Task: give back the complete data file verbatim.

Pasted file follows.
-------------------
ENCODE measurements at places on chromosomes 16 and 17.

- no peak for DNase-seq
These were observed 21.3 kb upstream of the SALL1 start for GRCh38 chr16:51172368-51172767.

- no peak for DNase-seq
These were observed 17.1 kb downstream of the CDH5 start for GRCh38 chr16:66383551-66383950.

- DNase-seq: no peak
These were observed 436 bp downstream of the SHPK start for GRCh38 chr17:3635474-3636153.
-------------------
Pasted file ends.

ENCODE measurements at places on chromosomes 16 and 17.

- no peak for DNase-seq
These were observed 21.3 kb upstream of the SALL1 start for GRCh38 chr16:51172368-51172767.

- no peak for DNase-seq
These were observed 17.1 kb downstream of the CDH5 start for GRCh38 chr16:66383551-66383950.

- DNase-seq: no peak
These were observed 436 bp downstream of the SHPK start for GRCh38 chr17:3635474-3636153.